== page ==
Thinking multitasking equals performance is an illusion
Research on multitasking with digital technologies is in its infancy. High levels of multitasking at work, however, are directly linked to ICT use." Multitasking is seen as an efficient way of dealing with interrup-tions, integrating them into workflow and thus saving time. For example, using e-mail while teleconferencing or attending a lecture has become commonplace. It is justified on the basis that people are able to pay atten-tion to any number of tasks simultaneously. But several studies indicate that multitasking may actually impair performance. Ironically, "heavy" media multitaskers are more susceptible to distractions and perform worse on cognitive tasks than "light" multi-taskers" So increasing one's amount of ICT-based multitasking does not improve ability to master it. In general, the literature on multitasking points to negative outcomes: reduced cognition or performance (even among "digital natives") or rising work-related strain. Psychologists con-firm that humans are incapable of giving their full attention to two tasks simultaneously. What people actually do is switch their attention from one task or platform to the next, and such task switching leads to a host of issues, including attention difficulties, poor decision making, and in-formation overload.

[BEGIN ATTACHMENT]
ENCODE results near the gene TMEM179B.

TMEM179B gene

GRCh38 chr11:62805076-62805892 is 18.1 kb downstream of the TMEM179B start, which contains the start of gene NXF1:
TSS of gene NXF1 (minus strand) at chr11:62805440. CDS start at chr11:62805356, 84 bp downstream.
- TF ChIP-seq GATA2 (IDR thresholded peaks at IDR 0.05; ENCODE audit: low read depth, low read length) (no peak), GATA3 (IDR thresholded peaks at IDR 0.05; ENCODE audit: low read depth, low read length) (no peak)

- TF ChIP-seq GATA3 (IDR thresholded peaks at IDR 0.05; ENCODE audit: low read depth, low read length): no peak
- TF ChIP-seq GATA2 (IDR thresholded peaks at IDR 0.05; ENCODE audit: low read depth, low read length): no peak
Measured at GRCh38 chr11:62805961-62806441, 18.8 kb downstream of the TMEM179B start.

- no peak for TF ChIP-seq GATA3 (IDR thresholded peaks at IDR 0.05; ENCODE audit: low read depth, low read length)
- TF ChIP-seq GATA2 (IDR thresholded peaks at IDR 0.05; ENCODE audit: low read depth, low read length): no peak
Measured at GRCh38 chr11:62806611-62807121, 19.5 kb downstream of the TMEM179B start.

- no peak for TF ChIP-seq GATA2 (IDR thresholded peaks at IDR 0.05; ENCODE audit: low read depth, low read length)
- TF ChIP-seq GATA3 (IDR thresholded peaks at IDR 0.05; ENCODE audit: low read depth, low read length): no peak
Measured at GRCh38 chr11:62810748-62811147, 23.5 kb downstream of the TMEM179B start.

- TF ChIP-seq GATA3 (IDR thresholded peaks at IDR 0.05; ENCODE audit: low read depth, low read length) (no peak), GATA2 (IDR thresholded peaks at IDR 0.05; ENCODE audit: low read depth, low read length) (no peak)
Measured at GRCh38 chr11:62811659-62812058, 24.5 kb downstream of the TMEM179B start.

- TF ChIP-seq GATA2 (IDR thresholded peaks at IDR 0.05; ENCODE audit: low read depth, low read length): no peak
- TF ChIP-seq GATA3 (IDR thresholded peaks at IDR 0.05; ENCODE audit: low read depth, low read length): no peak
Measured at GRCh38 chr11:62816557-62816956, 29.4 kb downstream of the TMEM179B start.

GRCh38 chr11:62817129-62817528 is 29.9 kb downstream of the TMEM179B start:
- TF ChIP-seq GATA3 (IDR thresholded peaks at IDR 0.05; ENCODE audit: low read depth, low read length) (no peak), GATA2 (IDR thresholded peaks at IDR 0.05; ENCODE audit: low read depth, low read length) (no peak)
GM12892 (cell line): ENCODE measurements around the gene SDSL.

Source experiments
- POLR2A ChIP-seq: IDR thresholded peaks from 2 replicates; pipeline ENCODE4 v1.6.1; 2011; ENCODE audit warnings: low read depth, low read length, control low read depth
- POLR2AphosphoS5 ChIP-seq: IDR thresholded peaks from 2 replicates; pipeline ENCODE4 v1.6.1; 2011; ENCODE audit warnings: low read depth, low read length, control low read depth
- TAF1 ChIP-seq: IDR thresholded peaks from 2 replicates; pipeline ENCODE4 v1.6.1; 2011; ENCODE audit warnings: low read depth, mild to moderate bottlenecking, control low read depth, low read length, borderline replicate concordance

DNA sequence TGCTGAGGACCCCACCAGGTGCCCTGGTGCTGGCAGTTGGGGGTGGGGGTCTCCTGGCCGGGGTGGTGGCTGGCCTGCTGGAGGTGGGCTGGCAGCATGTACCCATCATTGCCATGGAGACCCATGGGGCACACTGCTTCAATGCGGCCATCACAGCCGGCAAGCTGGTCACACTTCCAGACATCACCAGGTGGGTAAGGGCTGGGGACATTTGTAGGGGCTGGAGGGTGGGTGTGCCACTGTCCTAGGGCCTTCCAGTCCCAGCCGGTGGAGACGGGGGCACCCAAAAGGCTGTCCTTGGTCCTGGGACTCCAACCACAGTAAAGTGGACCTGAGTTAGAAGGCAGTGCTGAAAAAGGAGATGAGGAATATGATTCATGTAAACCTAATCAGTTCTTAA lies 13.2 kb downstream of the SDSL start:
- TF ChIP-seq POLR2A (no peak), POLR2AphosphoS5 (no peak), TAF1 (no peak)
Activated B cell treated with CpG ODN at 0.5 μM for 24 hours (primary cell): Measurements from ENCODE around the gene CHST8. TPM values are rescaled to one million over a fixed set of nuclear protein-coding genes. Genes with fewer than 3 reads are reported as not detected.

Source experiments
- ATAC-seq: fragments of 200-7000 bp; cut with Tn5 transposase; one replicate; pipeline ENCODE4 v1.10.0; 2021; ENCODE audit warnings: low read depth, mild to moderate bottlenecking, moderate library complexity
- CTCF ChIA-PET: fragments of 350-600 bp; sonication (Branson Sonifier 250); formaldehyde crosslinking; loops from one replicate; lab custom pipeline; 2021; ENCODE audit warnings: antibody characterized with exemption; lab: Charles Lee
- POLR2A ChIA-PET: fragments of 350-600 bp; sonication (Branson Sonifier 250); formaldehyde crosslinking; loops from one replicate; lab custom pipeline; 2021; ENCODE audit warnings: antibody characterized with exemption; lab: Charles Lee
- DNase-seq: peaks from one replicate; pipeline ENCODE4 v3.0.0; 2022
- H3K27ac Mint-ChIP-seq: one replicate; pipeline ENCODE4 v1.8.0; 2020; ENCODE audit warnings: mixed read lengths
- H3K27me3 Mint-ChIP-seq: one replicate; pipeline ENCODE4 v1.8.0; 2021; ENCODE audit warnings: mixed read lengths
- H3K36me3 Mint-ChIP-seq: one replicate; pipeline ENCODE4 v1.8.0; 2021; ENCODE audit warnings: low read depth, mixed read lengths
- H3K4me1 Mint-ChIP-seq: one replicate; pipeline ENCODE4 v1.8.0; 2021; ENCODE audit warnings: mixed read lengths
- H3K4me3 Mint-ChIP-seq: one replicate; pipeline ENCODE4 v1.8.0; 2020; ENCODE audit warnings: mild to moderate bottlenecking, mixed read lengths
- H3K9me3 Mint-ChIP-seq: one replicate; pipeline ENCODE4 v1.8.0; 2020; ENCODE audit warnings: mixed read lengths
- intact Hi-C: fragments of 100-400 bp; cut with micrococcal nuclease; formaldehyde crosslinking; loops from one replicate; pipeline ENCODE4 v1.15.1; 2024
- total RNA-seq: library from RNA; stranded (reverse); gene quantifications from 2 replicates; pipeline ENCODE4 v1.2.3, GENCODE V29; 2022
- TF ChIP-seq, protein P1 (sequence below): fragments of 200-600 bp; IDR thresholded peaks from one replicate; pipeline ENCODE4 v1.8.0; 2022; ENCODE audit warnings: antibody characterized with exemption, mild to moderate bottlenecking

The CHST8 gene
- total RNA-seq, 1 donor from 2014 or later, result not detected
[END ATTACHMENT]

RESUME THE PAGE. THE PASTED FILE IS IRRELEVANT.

The last 10% is 90% of the work.
[Oprah Winfrey said in one of the interview she was giving :]
"There’s a wonderful phrase by Maya Angelou, from a poem that she wrote called “To our grandmothers”, that she says:
“I come as one, but I stand as ten thousand.”
So when I walk into a room, particularly before I have something really challenging to do, or I’m going to be in a circumstance where I feel I’m going to be you know, up against some difficulties. I will literally sit, and I will call on the 10,000."
Note : the actual phrase in the poem is : "I go forth along, and stand as ten thousand."
It is a mistake to hire huge numbers of people to get a complicated job done. Numbers will never compensate for talent in getting the right answer (two people who don't know something are no better than one), will tend to slow down progress, and will make the task incredibly expensive.
The Brook's law states that when a person is added to a project team, and the project is already late, the project time is longer, rather than shorter. Brooks’ law is recognized as applicable to any complex endeavor involving lots of people interacting together, not just software engineering.
The results (ed. of the study): only 1 percent of the executives said managers should bother showing employees that their work makes a difference. If anything, many companies try to explain the value our work will have in our own lives, the benefits we will reap if we hit a goal, as opposed to the benefit that others will derive.
But remember our biology we are more inspired and motivated when we know we are helping biologically others.